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Culture History

Submitted by mccaffer on Thu, 03/06/2008 - 10:15am

By Geoffrey McCafferty (2008)


The earliest positive evidence for settlement dates to the Early Formative period, and scattered discoveries have been made from subsequent periods. Even earlier site utilization is possible, however, based on remains of a mammoth that were found during deep trenching related to a public works project in 1989.

Perhaps because of the varied ecological zones provided by the wetlands, the earliest evidence for occupation has been found on the campus of the Universidad de las Americas (UDLA). Early Formative pottery was discovered during salvage excavations in advance of new construction on campus. In the early 1970s, Mountjoy encountered water-logged deposits dating to the late Middle Formative period near the ancient lakeshore. A mound group dating to the Late Formative period was located on an ancient island just north of the UDLA campus.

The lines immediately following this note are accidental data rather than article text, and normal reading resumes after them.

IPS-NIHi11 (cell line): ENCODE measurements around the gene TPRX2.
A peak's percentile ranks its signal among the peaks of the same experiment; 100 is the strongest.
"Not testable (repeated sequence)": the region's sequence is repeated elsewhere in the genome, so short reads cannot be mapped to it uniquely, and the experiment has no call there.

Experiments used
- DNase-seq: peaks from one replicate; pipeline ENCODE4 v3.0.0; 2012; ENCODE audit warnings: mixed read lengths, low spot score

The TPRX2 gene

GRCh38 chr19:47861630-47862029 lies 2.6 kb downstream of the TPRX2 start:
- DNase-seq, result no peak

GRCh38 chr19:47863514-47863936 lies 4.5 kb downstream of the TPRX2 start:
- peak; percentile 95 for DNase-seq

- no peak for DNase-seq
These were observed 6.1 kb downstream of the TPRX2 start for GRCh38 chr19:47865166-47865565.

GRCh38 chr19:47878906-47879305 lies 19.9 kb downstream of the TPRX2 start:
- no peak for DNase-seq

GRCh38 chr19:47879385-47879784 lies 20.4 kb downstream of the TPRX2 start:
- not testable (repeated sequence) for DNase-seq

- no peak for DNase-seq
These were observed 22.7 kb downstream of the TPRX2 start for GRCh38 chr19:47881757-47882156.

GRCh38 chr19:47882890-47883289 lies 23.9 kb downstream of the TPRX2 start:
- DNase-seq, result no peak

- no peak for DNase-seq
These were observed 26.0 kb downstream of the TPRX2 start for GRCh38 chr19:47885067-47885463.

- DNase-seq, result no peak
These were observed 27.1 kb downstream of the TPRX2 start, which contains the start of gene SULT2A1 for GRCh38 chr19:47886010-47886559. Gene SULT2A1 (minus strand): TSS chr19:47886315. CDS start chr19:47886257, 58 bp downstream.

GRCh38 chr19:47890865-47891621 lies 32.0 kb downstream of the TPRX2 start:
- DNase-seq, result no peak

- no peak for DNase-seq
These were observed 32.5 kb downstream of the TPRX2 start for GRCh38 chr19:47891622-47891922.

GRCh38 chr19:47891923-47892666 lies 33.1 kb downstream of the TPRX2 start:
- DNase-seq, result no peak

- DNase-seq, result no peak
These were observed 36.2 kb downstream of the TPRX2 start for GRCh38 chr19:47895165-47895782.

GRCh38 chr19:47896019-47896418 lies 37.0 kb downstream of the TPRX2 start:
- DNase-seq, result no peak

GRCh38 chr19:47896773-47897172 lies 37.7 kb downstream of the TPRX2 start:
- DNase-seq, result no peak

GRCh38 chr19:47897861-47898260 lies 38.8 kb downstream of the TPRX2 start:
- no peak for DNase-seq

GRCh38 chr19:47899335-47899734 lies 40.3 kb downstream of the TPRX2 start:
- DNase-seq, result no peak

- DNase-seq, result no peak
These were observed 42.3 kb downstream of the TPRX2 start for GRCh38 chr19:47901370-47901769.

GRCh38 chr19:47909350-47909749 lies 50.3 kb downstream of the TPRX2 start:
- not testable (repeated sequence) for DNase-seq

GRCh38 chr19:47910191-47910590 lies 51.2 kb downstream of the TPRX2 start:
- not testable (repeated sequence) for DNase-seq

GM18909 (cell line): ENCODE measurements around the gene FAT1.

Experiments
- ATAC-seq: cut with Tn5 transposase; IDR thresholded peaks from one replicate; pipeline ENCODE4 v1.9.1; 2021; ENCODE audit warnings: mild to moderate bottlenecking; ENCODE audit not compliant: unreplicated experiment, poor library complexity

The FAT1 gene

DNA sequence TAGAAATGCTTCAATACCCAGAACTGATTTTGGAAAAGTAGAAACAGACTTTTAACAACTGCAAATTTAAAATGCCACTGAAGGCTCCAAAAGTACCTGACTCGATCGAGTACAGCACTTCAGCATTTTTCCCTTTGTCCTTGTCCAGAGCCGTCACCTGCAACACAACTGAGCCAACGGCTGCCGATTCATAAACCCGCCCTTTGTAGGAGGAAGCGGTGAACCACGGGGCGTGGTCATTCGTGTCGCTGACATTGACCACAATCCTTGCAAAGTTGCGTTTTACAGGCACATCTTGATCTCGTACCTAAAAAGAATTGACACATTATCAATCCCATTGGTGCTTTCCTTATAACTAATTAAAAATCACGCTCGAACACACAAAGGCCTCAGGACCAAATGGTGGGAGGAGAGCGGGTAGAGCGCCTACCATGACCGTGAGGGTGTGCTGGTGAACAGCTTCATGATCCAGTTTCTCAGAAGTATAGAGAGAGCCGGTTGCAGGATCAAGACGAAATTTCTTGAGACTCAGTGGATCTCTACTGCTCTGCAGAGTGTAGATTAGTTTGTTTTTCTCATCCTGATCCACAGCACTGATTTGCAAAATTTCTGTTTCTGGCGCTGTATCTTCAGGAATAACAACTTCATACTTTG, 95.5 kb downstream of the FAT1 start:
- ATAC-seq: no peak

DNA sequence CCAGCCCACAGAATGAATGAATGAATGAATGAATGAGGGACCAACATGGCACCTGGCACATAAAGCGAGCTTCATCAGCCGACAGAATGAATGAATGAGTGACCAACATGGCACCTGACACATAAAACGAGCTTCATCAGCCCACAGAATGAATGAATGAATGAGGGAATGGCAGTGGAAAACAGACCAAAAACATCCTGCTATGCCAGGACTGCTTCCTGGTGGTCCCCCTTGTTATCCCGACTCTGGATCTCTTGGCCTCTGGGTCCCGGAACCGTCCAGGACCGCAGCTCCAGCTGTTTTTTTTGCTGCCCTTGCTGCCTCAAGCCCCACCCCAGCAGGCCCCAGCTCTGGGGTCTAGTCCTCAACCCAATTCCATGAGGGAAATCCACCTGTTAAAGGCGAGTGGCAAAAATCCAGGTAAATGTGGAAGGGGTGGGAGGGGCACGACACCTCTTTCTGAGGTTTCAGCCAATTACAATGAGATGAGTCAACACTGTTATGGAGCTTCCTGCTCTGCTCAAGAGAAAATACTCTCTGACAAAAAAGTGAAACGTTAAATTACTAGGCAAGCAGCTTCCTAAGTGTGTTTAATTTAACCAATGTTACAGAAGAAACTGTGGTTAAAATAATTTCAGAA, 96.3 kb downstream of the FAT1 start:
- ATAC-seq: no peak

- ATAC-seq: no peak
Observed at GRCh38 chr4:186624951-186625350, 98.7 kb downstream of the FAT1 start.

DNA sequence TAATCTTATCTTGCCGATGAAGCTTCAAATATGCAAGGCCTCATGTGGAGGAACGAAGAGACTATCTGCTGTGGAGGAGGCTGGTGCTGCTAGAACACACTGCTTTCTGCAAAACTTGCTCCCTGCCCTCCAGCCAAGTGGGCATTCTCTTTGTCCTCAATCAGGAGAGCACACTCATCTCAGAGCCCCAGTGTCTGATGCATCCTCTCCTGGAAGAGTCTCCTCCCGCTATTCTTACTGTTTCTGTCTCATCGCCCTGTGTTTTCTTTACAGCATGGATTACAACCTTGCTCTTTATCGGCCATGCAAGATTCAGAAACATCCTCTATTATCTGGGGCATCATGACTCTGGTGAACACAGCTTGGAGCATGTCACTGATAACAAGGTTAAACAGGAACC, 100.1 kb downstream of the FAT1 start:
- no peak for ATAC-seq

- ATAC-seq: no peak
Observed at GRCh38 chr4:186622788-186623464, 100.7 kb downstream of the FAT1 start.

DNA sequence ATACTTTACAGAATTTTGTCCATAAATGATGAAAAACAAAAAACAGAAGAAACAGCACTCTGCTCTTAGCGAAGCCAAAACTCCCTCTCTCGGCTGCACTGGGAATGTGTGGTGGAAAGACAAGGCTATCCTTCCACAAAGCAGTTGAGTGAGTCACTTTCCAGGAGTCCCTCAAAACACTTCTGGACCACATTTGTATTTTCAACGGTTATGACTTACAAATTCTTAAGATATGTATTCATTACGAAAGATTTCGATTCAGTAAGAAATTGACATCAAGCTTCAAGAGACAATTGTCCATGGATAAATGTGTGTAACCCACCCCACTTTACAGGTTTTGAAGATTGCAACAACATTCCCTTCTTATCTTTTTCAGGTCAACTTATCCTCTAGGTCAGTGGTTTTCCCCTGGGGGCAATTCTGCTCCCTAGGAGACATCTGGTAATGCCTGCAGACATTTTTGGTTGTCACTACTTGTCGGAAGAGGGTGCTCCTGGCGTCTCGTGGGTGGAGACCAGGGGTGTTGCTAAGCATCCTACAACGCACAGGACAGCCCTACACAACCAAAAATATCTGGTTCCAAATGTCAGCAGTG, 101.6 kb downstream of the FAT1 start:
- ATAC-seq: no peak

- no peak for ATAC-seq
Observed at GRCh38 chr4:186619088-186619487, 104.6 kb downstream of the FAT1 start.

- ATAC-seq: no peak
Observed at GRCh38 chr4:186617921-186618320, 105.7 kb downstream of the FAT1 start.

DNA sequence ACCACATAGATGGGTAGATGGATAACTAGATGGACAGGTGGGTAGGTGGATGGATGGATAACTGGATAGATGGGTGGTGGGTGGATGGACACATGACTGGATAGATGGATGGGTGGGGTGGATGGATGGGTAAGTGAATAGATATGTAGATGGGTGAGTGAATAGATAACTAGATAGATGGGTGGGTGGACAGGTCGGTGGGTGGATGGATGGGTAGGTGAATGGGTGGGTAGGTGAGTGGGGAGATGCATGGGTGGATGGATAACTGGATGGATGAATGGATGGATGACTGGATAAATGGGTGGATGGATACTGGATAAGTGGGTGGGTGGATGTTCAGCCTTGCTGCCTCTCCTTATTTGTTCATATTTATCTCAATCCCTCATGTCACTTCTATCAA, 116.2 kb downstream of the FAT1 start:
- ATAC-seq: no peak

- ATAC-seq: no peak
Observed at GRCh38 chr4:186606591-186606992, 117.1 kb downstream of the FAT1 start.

Extensive midden deposits have been found in San Andrés Cholula from the early Middle Formative period. Ceramics are similar in style to those of Chalcatzingo and the Valley of Mexico, with the predominant decorated type having a thick kaolin slip with both incised and excised decoration, sometimes combined with red paint. One of the middens was associated with a cobble filled platform measuring about 1 m in height.

The earliest construction evidence at the Cholula ceremonial center dates to the Late Formative period, where preclassic pottery was found inside the Edificio Rojo to the northeast of the Great Pyramid. Initial stages of the Great Pyramid itself probably date to the Terminal Formative period, and show stylistic affinities to early Teotihuacan.

In summary, Cholula was occupied continuously throughout the Formative period. Due to the buildup of later occupation it is impossible at present to accurately estimate the size and population of the site during these periods. By plotting the areas where Preclassic materials have been encountered, however, the site was concentrated in San Andres Cholula near the wetland area. The total size of the community may have reached a maximum extent of 2 square kilometers.